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By DMBAcc
09th May 2018 18:19

Thanks Nick - you've made my day. I love the reference to crayons which gives me visions of my small grandchildren at play - not much difference there then.

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By BristolTaxGuy
02nd May 2018 11:04

The first good thing to come out of Brexit?

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By Ammie
02nd May 2018 11:08

HMRC missing a deadline?

Do they have a "reasonable excuse"? (remember work load is not one.)

Penalty?

Do as I say not as I do springs to mind.

Rest assured, more changes and relaxations to come if the current level of government efficiency is anything to go by.

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By davidbarry
02nd May 2018 11:23

So these are my questions.
Anything on property owners?
Limited companies ?
Voluntary VAT registered businesses where turnover is less than £85K?
Businesses exempt from VAT where turnover is more than £85K?

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Replying to davidbarry:
Morph
By kevinringer
02nd May 2018 11:51

I thought we knew some of these already. MTDfV applies to (1) all VAT registered businesses (2) with turnover over the VAT threshold therefore it does not apply to voluntary VAT registered businesses nor those exempt from VAT. It does apply to limited companies (and clubs, estates and trusts). It would apply to property owners if they meet (1) and (2) above but my guess is most of us won't have property clients that large.
MTDfB we know less about (as does HMRC!). At the moment I believe (I don't know, I'm guessing) it will apply to individuals and partnerships with turnover over the VAT threshold from some date from 2020 onwards. If an individual or partnership also has a property business, that property business will also be caught even if it by itself is below the VAT threshold. At some future date MTDfB will be extended to other entities. At some future date the turnover threshold will be lowered: HMRC's aspiration is £10,000. If HMRC get their way, MTDfB will eventually apply to all entities with turnover over £10,000.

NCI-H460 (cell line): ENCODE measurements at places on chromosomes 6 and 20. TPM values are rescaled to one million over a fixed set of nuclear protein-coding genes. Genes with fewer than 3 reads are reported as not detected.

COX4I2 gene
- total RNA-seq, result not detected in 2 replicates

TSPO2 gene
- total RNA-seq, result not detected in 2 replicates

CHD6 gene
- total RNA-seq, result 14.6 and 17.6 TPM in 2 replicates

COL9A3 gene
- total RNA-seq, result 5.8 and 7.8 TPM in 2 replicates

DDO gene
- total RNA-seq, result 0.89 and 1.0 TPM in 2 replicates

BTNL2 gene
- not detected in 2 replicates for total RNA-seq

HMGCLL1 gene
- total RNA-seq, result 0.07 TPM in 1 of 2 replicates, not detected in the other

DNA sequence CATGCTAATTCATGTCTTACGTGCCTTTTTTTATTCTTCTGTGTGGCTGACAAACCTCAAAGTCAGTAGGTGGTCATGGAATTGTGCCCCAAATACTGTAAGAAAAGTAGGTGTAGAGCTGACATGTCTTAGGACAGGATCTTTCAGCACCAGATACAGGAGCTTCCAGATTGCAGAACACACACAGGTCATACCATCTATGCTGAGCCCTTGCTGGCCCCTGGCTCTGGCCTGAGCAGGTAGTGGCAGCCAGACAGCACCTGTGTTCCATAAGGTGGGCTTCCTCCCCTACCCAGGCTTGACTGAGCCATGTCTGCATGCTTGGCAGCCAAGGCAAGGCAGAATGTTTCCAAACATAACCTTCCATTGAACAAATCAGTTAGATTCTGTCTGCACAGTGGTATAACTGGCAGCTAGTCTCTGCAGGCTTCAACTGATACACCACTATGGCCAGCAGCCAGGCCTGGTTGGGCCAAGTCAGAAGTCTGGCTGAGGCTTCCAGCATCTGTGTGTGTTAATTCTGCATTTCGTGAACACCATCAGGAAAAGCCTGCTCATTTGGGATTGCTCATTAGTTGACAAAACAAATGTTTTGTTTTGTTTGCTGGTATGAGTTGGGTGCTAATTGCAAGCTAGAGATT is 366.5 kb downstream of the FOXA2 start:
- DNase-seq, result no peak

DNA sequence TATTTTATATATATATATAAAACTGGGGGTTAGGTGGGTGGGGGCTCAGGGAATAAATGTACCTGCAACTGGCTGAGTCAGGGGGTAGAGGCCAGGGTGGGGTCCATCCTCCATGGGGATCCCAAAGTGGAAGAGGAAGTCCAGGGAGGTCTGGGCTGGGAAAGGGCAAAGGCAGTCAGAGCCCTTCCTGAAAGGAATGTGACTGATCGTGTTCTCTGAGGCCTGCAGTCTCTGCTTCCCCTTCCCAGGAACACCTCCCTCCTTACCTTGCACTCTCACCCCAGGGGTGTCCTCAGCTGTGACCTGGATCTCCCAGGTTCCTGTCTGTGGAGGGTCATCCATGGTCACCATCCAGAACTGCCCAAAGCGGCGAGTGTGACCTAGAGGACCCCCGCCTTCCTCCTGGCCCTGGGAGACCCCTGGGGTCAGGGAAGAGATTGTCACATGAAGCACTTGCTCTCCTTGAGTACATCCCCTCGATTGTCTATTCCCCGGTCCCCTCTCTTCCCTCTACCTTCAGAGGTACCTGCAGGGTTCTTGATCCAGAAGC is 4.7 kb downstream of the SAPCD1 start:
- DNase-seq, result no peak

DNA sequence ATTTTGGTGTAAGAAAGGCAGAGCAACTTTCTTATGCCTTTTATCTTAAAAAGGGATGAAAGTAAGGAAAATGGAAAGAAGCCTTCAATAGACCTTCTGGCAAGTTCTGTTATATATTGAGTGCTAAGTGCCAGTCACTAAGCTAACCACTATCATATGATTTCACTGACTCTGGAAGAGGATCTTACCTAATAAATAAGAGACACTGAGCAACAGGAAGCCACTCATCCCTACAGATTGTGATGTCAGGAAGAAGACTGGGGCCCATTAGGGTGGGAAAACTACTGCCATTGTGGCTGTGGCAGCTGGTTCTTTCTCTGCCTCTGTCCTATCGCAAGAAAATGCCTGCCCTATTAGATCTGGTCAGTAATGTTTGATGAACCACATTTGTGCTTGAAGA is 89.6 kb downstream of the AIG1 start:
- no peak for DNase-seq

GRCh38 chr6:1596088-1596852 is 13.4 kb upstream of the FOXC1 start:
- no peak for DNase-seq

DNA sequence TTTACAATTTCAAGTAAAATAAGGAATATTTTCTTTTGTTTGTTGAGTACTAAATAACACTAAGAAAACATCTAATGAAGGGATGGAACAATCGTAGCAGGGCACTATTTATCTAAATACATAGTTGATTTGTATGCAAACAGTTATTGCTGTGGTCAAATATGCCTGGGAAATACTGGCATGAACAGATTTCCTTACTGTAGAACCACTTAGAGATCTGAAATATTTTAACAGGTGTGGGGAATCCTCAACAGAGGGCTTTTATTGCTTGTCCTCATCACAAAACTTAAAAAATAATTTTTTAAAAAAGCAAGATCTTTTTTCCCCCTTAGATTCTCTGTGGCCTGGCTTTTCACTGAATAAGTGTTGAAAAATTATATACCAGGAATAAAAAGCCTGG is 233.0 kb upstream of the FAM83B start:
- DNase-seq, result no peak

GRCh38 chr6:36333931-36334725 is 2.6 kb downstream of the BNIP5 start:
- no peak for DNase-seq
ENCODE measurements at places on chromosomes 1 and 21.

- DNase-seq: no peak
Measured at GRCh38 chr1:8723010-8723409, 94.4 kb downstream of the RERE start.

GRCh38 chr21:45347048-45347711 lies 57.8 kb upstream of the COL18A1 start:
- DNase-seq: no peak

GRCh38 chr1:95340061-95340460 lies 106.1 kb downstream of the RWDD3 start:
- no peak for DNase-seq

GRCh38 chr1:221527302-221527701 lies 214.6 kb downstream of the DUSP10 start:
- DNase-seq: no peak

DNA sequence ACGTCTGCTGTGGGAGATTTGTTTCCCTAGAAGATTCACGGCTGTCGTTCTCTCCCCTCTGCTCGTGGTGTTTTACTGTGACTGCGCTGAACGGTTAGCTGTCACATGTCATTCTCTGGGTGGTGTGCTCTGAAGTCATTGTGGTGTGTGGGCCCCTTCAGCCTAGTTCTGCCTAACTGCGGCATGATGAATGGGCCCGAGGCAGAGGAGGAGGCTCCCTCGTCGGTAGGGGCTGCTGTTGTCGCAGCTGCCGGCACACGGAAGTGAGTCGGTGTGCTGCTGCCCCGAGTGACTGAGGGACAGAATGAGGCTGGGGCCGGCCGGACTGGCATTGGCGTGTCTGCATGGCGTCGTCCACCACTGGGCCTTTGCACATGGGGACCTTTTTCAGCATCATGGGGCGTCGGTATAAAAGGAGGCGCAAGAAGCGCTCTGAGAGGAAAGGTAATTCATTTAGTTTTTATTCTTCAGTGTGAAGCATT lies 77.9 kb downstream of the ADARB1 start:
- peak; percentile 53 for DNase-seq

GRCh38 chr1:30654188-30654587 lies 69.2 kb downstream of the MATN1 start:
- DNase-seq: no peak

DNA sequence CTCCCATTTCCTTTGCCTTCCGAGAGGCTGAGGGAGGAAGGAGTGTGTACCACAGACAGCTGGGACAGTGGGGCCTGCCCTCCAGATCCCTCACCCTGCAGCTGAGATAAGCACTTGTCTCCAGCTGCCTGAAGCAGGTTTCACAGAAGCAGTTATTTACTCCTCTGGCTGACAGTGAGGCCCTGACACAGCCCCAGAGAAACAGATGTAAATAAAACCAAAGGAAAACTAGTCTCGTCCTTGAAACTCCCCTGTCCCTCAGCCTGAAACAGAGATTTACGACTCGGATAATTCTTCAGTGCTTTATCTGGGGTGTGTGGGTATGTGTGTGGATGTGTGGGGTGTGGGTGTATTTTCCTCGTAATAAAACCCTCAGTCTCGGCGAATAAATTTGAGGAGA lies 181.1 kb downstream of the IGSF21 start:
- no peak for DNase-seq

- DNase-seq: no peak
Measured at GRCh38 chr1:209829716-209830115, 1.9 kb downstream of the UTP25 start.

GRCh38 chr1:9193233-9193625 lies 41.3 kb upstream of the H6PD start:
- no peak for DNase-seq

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Replying to kevinringer:
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By davidbarry
02nd May 2018 12:16

Sorry, I just do not understand where you have got your information from. I have read everything and have seen nothing written on properties with partnerships/exempt businesses in excess of £85K or limited companies. Could you direct me please?
Question: What about a trading limited company whose directors also have property income outside of the company. Are they caught by MTD? Thank you.

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Replying to davidbarry:
Morph
By kevinringer
02nd May 2018 13:23

The combined turnover was in https://assets.publishing.service.gov.uk/government/uploads/system/uploa... point 7.30 page 56 and point d top of page 57. This was discussing the £10,000 turnover test: a self-employed individual with gross earnings of £8000 plus £4000 rent would be caught by MTD. Re trading limited company, see point 7.29 - I don't know what HMRC mean by this point. Maybe they are referring to IR35 type company?

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By Akrigg
02nd May 2018 11:44

Seeing these plans come crashing down is amusing.

Thinking about all the wasted time spent learning about & planning for MTD & SA - not quite as funny.

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Replying to Akrigg:
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By leon0001